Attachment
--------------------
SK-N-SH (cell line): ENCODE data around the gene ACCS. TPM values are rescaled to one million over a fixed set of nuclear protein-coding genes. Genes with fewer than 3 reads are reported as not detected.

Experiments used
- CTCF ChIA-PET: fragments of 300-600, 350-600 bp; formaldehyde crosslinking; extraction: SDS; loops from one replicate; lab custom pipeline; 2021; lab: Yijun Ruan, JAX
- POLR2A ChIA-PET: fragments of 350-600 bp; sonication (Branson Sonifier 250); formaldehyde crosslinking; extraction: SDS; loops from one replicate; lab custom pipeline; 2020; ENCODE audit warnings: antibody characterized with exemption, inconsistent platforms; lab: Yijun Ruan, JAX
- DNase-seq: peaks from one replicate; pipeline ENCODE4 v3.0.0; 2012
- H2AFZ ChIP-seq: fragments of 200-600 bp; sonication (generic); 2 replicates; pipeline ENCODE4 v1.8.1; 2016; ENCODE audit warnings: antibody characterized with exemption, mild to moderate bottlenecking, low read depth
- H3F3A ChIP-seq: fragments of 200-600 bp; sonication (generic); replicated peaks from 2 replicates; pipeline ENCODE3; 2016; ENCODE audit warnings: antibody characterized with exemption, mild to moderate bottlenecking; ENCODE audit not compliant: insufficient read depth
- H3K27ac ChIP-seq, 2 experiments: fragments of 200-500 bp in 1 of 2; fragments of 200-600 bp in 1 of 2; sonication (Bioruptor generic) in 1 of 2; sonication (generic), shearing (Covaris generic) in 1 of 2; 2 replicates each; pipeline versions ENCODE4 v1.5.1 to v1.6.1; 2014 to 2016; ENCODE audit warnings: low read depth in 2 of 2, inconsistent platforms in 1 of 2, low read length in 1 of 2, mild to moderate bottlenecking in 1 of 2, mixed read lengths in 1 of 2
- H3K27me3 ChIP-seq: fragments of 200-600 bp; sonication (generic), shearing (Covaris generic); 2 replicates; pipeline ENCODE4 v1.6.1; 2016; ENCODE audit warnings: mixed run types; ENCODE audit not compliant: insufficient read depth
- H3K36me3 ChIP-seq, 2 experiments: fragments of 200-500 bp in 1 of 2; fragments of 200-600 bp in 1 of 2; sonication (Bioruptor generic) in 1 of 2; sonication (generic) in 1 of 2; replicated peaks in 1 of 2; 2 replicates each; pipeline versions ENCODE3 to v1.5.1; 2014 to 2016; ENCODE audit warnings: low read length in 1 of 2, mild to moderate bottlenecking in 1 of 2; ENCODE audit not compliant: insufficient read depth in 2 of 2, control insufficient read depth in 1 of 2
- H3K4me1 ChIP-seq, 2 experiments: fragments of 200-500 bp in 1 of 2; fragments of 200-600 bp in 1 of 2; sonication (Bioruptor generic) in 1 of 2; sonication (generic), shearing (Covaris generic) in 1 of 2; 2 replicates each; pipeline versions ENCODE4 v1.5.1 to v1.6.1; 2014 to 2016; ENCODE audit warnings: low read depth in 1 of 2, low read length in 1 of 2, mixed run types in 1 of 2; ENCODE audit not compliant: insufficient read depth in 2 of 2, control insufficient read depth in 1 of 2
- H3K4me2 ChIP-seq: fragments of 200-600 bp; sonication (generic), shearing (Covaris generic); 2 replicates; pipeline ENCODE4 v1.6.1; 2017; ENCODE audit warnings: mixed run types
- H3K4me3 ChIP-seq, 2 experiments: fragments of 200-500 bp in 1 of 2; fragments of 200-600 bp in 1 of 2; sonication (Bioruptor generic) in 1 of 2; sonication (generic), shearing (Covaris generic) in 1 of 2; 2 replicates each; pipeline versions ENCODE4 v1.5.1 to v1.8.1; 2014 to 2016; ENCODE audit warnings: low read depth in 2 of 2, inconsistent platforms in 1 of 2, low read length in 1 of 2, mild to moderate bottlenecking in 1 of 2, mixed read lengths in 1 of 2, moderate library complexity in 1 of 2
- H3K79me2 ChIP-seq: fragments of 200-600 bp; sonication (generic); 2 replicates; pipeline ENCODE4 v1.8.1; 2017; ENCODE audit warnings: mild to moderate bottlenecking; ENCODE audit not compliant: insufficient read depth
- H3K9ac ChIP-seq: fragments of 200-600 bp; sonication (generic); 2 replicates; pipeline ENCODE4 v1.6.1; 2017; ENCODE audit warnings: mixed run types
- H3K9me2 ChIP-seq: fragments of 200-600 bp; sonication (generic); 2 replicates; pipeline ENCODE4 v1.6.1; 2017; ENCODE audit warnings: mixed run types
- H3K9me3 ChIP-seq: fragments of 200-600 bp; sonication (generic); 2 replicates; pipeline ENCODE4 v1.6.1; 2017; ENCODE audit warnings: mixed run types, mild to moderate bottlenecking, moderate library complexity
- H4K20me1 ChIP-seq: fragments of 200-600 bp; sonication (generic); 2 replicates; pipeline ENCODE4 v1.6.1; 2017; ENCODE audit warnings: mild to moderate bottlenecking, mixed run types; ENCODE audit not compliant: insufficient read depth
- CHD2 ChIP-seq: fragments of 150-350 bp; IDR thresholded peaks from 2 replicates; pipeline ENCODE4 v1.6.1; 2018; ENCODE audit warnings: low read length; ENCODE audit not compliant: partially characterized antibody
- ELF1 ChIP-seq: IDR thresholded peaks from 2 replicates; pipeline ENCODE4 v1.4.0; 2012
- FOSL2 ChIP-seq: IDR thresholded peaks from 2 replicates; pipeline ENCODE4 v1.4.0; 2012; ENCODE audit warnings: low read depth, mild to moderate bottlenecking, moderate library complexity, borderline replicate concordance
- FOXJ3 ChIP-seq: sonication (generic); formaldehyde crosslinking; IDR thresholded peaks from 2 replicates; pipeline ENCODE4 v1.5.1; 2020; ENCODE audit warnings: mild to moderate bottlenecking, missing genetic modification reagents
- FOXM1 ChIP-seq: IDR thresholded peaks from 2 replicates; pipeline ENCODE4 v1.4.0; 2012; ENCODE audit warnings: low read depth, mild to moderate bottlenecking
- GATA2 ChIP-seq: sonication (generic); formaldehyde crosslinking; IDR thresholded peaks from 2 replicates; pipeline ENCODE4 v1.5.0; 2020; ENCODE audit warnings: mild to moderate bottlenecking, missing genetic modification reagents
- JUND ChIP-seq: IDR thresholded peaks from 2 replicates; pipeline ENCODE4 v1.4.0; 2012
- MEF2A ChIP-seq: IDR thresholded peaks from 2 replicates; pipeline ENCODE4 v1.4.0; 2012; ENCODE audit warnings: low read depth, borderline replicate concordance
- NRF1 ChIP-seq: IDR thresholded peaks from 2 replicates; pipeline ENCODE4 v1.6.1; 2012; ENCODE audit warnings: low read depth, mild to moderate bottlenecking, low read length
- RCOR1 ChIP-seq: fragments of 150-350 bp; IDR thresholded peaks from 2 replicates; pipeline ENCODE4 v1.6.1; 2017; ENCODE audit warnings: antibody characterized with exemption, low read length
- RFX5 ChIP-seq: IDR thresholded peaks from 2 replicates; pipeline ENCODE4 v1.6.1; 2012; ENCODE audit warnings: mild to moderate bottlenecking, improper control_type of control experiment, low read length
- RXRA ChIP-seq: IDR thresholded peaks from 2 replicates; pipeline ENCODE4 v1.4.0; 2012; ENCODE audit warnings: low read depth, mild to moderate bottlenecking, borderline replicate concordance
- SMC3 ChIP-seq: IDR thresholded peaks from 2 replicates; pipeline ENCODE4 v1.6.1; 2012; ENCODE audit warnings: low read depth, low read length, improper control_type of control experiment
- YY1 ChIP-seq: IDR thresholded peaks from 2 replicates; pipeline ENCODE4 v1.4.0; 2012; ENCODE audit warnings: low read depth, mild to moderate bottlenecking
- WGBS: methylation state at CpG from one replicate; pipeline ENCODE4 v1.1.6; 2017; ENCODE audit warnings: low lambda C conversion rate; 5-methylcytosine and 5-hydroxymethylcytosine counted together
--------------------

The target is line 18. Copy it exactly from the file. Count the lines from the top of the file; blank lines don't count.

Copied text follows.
- H4K20me1 ChIP-seq: fragments of 200-600 bp; sonication (generic); 2 replicates; pipeline ENCODE4 v1.6.1; 2017; ENCODE audit warnings: mild to moderate bottlenecking, mixed run types; ENCODE audit not compliant: insufficient read depth